Budgeting For Those Of Us Who Hate It


I used to be utterly, utterly allergic to budgeting.

Spreadsheets. Receipts. Bank statements. I’d avoid each at any cost*, and saving for my future was an idea that never, ever entered my head fully as I grew up.

Fast forward to now, and keeping track of my finances is something I actually enjoy. It’s empowering to know I’m now on top of something that used to fill me with such fear and horror, and to feel some control and composure over my spending habits. Minimalism transitioned me very gently away from my binge shopping habits, while starting a business and moving into my first post-uni home have made staying on top of my budgeting an inescapable must.

If you are just as intimidated by tracking your income and outgoings as I used to be, I hope this post can help you on your way. Financial fear is one of the most compelling feelings we can experience, but keeping track is such a great way to help feel some control of your situation. I’ve outlined the tips that are helping me most at the moment, but definitely let me know of the advice that has helped you most below!

*this finance pun was unintentional, but let’s pretend it absolutely was not



This section’s a little bit meatier, but bear with me: the first part of planning what you can spend is to know what your habits are already. Before you start any of this, keep a hold of your receipts. I used to hate doing so, but I’ll write down what I’ve spent using mine, and get rid once they’re saved in my tracking spreadsheet.

An essential that was horrifying initially, logging what I am spending is now something that comes naturally to me. I use my cash receipts, my current account and my Monzo account to fill in a spreadsheet to track my outgoings… I’ll check in with around once a fortnight to update it, and see exactly where I’m at. Below I’ve linked a free template download to help you to create your own tracking document; it’ll help you as I break down what I add to my spreadsheet in this section!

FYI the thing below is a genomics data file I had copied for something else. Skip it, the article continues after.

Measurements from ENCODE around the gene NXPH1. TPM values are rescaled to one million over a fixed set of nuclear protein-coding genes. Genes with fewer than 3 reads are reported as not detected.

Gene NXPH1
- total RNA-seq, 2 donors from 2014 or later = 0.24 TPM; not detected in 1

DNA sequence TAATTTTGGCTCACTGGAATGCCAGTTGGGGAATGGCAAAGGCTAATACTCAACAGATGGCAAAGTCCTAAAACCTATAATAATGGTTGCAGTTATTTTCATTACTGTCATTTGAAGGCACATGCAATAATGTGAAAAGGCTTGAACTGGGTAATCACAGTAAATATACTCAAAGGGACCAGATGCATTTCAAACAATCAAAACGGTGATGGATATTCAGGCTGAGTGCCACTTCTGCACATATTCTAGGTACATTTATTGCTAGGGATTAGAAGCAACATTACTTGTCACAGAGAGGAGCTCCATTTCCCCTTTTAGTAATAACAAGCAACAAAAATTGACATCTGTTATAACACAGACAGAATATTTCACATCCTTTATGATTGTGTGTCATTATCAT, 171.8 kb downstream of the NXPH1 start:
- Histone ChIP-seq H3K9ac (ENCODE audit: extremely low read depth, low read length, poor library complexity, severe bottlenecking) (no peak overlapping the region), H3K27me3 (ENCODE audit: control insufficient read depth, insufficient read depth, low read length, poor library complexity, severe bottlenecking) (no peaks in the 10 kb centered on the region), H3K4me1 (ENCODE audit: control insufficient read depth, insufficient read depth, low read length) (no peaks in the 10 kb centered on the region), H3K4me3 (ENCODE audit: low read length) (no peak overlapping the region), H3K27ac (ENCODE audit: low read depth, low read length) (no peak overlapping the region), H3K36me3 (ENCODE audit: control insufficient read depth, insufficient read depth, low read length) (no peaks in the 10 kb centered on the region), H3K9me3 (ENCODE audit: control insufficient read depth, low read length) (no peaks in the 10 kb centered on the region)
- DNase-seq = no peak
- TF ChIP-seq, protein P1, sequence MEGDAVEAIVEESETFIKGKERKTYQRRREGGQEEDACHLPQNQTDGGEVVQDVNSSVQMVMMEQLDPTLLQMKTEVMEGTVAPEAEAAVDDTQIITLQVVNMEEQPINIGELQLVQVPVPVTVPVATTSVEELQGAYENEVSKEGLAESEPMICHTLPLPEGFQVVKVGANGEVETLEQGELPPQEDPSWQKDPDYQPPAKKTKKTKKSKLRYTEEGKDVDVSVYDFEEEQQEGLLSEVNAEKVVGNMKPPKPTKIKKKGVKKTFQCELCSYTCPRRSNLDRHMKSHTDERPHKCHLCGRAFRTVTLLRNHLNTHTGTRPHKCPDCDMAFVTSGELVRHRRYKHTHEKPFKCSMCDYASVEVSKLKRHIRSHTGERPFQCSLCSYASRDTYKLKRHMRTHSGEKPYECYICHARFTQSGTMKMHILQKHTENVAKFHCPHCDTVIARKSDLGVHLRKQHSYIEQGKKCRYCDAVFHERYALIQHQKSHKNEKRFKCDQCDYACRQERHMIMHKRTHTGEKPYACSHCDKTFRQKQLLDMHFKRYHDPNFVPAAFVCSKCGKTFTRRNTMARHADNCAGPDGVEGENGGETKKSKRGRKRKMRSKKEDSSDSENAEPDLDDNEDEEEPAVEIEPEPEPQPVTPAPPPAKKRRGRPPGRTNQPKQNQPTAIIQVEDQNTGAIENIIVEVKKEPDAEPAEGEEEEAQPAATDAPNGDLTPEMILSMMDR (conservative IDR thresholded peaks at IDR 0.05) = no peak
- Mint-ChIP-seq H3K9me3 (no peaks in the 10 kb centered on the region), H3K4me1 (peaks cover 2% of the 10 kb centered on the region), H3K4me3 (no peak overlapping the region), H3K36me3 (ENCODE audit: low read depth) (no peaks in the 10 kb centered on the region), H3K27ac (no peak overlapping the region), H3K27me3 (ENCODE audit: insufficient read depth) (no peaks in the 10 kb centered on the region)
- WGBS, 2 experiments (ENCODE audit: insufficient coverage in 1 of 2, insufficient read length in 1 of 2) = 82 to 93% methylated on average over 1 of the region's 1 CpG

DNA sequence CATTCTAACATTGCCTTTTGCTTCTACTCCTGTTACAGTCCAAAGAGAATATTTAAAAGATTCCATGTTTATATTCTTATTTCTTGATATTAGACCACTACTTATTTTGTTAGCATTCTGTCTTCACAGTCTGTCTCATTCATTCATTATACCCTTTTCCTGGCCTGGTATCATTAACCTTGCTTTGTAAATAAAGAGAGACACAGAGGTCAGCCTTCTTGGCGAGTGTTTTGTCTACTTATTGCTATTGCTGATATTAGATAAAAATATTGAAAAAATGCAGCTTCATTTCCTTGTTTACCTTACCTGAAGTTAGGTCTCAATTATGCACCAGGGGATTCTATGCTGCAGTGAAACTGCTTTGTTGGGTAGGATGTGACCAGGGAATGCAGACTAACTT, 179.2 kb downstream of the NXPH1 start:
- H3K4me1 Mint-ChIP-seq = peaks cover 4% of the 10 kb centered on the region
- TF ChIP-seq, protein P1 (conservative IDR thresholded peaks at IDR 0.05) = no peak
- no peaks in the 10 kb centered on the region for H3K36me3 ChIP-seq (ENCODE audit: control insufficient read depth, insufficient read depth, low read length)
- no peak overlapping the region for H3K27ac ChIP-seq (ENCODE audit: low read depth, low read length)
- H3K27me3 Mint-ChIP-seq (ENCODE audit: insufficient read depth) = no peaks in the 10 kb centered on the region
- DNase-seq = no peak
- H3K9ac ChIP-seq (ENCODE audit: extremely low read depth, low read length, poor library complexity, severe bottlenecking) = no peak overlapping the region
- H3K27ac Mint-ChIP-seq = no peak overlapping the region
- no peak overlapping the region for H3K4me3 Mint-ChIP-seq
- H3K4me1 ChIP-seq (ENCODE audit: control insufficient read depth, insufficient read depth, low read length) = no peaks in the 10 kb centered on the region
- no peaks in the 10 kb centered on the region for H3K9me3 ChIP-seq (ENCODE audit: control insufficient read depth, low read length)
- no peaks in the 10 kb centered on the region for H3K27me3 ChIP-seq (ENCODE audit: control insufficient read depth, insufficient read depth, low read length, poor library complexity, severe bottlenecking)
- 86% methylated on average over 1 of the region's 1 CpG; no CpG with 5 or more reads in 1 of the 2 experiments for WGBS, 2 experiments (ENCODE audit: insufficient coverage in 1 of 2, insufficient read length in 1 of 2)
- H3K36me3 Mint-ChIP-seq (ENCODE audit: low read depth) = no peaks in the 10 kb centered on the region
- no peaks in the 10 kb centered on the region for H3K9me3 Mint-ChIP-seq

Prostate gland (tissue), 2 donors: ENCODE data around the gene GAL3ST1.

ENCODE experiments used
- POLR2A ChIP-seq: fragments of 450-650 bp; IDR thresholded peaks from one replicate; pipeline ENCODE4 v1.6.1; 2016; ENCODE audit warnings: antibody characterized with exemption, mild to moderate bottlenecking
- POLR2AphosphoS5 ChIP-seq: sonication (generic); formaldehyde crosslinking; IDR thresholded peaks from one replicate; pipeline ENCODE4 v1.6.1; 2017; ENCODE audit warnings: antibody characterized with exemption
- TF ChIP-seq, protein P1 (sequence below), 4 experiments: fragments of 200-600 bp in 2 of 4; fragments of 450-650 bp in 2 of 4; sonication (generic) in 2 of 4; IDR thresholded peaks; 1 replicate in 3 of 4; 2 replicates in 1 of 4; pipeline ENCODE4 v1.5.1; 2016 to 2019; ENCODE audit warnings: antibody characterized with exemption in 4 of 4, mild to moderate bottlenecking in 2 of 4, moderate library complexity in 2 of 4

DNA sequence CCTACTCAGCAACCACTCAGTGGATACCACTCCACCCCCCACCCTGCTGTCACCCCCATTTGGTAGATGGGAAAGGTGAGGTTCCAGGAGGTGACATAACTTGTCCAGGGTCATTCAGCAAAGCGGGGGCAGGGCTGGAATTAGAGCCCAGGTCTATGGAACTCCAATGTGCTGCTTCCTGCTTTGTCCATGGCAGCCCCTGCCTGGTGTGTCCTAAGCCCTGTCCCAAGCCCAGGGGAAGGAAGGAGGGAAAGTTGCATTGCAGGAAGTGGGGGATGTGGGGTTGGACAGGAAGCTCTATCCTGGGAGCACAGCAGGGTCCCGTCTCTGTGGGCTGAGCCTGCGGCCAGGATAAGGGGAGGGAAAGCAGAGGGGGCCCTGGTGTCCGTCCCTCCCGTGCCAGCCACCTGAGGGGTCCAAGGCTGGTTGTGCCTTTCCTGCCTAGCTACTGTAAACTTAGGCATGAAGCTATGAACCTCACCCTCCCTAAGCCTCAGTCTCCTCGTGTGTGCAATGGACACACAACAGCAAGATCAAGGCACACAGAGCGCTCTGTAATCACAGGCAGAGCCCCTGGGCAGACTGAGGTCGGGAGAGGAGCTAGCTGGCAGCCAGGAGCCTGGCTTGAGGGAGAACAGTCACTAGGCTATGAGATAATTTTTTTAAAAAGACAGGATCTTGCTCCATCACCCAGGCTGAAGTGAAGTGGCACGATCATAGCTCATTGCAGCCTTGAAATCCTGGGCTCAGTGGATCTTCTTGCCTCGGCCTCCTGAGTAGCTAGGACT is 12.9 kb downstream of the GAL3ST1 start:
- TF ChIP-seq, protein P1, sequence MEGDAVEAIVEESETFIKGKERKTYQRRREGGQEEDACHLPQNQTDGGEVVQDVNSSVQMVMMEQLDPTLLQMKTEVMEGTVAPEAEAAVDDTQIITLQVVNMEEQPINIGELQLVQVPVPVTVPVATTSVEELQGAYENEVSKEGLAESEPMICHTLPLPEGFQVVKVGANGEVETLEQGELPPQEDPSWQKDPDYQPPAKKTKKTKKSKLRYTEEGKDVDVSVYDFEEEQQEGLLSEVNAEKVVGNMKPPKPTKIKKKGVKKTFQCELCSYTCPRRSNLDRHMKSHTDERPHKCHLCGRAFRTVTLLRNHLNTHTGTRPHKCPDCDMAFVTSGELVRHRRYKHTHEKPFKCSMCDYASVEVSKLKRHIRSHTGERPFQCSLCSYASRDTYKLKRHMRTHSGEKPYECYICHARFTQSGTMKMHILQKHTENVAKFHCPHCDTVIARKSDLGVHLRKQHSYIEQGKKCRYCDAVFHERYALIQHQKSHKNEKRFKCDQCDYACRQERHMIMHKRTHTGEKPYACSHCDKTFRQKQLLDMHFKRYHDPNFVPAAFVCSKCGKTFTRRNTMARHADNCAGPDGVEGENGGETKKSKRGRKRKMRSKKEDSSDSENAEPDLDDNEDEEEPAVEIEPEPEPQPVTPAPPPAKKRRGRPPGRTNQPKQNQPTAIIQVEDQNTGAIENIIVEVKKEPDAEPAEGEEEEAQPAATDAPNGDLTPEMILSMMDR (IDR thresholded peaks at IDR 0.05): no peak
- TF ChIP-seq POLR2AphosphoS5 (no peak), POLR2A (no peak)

First off: write down what your fixed outgoings are. This is usually your rent, phone and utility bills, insurance, loan repayments, subscription costs, savings and any other payments you know will be going out each month. I place these in my ‘Fixed Outgoings” column, then add another column for my “Incomings” too… as I’m freelance, this varies every month, so mine is a little longer than yours might well be. 

I then break down my purchases into five more columns: Food, Social, and Life. “Food” is where I’ll log just my groceries, putting meals out and anything else similar in “Social”. In “Life” I’ll track things like birthday presents, travel, home purchases, dental appointments and other essentials that don’t fit into other columns. “

If you’d like to download my template, you can find an Excel document here, a Numbers version here, and a PDF here.

Budgeting Guide.jpg


Once you know what you’re spending on, you can work out where things can be pared back. Meals out and social gatherings are always my pitfalls, so make sure you are aware of any other things you’re spending on that aren’t actually essential.

Get used to shopping around: I use Honey to find discount codes when I’m shopping online, and the internet is the perfect place to compare prices instead of just shopping in person. If I can buy secondhand, I always will. (I’m planning on writing you a detailed post on just that, so keep your eyes peeled!) Purchase in bulk if possible as this works out as cheaper in the long run, and see if you can borrow an item (clothing, kitchenware, home essentials) for one-off usage instead of making a new purchase for something every time.


Once you know how you’re spending and where you can cut corners, it becomes much, much easier to set budgets for each area of your outgoings. Social is the easiest place to curb the costs and set specific goals for. Budgeting has to be realistic: if you now spend £40 on groceries a week, for example, setting a goal of £20 might not be an achievable step, so I always recommend having a “buffer” amount added into your goal budgets, that you can add to your savings if it’s not needed that month.


Birthdays always creep up on me, and I find it helpful to set a limit as to what I can spend; I’m a giver, so I can get a bit carried away otherwise! I’m also starting to properly plan my holidays and time off, so that I can budget more effectively for these too. Meal planning is another way I help to keep myself on track too; currently I’ll cook two “proper meals” a week, eating these leftovers and simpler meals the rest of the time.

These are the three steps I use to stay on top of my spending habits, but I would love to hear how you do this too; are there any methods that you recommend for budgeting effectively?

WellbeingAnna Considine